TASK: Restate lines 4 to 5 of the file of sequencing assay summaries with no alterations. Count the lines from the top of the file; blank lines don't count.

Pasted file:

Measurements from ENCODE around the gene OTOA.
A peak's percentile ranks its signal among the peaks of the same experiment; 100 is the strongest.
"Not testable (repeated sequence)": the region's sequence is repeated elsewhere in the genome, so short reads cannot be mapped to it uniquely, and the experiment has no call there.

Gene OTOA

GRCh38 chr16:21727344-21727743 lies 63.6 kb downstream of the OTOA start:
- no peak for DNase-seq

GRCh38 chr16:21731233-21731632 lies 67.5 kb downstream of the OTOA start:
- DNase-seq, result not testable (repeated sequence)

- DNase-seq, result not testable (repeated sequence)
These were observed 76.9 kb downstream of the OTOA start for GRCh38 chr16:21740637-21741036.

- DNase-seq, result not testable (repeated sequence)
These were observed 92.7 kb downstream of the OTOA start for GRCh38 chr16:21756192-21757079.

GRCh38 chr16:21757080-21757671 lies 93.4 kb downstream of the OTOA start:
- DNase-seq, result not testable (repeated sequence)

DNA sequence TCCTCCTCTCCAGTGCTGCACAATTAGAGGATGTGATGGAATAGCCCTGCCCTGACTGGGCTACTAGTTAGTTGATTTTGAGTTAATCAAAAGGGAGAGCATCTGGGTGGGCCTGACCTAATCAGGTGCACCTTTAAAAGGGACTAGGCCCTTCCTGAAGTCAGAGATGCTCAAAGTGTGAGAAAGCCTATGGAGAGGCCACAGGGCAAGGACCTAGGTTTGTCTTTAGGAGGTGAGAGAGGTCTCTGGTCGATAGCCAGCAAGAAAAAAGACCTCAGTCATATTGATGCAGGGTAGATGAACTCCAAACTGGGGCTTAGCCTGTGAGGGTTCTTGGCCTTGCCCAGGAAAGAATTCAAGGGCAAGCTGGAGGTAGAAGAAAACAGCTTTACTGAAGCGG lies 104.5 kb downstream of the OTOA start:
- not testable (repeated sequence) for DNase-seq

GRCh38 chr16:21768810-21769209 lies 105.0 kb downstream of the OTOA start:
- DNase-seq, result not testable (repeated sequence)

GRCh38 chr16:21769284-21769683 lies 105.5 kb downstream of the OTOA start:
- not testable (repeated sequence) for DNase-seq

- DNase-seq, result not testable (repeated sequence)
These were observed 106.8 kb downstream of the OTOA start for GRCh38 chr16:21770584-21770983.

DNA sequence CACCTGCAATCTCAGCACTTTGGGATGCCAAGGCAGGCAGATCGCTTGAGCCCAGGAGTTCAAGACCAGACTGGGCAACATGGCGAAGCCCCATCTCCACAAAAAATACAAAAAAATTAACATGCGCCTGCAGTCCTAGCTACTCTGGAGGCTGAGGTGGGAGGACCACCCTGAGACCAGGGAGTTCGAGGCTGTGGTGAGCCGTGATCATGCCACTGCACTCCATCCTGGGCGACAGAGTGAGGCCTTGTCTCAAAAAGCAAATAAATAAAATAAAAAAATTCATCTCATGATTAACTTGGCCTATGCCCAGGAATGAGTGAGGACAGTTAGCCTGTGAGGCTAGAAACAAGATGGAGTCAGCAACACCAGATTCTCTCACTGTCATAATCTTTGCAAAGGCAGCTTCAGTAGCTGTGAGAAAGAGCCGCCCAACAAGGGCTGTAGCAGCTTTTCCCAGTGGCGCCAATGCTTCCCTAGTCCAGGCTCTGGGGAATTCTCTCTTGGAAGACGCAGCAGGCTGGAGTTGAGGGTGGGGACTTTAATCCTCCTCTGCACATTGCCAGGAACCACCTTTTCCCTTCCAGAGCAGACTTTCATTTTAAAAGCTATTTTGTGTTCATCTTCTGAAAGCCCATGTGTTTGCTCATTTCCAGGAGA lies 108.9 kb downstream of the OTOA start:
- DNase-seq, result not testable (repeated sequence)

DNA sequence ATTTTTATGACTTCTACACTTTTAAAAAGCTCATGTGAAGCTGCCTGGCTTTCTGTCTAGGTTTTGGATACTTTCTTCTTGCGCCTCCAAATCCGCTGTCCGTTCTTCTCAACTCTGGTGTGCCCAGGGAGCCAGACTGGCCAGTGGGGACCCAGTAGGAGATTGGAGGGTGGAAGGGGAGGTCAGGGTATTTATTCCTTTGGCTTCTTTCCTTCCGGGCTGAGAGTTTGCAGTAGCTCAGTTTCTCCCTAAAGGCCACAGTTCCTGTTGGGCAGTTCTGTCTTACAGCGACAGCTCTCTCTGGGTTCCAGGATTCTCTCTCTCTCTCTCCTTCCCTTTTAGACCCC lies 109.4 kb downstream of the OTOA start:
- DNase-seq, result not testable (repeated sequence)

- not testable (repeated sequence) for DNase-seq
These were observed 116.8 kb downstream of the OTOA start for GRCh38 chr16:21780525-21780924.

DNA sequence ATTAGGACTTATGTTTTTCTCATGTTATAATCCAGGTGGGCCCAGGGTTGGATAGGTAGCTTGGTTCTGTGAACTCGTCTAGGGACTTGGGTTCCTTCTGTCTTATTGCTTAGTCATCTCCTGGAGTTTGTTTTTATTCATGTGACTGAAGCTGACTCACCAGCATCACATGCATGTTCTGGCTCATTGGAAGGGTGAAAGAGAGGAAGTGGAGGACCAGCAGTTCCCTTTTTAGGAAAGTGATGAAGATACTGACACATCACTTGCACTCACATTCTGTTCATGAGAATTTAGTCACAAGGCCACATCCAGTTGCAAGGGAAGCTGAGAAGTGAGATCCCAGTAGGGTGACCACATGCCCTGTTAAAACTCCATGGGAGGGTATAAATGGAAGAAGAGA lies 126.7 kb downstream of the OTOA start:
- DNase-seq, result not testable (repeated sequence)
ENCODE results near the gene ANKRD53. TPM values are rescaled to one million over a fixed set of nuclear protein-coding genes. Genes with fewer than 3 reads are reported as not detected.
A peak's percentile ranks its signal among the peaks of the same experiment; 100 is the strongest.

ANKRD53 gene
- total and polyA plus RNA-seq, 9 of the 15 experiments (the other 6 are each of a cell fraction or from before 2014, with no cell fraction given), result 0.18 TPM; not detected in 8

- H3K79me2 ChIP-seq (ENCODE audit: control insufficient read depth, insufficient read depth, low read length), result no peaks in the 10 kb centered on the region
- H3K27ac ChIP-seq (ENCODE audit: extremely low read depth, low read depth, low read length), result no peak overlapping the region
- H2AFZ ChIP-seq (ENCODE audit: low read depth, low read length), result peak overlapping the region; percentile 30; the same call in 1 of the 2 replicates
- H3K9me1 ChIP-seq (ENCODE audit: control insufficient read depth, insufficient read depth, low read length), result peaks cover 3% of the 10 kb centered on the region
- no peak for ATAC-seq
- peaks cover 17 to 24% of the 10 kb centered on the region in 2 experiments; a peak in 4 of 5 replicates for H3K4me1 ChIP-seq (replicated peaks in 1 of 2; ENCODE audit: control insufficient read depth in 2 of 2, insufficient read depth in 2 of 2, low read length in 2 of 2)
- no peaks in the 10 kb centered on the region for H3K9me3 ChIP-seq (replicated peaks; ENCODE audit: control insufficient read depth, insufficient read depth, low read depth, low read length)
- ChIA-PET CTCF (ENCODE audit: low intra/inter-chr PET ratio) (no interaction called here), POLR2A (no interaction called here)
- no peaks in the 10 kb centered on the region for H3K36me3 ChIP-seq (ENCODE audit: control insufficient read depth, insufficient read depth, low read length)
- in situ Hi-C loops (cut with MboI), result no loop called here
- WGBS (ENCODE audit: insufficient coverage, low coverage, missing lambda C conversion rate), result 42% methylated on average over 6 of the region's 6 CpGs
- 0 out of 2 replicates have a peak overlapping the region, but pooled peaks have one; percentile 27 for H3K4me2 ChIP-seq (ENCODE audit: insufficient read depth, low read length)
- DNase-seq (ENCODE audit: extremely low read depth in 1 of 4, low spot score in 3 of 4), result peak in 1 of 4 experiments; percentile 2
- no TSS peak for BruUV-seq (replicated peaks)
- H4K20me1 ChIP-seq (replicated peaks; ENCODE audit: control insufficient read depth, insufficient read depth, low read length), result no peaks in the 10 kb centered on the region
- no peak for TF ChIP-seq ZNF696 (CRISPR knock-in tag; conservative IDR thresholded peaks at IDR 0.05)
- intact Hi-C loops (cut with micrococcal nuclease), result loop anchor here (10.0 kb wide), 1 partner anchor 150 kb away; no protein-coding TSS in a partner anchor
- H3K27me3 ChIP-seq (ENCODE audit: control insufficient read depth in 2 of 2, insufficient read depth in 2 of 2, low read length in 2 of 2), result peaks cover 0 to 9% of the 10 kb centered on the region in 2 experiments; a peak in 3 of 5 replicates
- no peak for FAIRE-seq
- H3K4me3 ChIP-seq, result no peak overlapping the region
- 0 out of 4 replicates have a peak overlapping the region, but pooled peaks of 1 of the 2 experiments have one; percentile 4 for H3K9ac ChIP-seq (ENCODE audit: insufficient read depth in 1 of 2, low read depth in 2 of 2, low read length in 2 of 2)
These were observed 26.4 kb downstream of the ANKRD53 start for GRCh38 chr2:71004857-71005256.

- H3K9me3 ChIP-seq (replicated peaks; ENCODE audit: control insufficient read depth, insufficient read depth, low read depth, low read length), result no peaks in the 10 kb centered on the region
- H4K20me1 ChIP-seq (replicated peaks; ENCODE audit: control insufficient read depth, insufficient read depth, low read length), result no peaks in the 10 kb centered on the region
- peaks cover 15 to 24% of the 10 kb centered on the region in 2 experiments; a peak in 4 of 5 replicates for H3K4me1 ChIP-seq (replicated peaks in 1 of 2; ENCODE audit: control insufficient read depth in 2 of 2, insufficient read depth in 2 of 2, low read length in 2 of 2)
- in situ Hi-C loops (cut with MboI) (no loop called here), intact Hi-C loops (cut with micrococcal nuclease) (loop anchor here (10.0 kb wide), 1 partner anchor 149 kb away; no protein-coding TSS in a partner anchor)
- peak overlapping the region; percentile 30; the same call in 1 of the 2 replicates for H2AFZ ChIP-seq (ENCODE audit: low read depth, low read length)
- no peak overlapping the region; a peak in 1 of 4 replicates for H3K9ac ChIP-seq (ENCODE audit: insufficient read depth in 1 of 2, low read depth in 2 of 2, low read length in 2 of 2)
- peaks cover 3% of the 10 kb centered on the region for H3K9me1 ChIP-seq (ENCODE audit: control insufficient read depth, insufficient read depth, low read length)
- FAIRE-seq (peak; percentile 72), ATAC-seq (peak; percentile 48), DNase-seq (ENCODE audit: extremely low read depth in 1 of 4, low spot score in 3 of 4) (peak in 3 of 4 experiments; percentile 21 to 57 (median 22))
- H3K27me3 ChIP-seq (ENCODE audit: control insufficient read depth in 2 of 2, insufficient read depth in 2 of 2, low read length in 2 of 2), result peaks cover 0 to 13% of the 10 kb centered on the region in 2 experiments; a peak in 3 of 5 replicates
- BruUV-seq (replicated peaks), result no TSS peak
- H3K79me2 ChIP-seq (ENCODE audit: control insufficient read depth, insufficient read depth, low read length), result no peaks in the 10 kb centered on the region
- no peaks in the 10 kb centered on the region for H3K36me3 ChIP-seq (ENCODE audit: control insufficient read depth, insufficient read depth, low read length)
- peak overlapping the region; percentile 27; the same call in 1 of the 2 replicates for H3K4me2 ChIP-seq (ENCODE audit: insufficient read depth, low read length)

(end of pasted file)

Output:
Gene OTOA

GRCh38 chr16:21727344-21727743 lies 63.6 kb downstream of the OTOA start: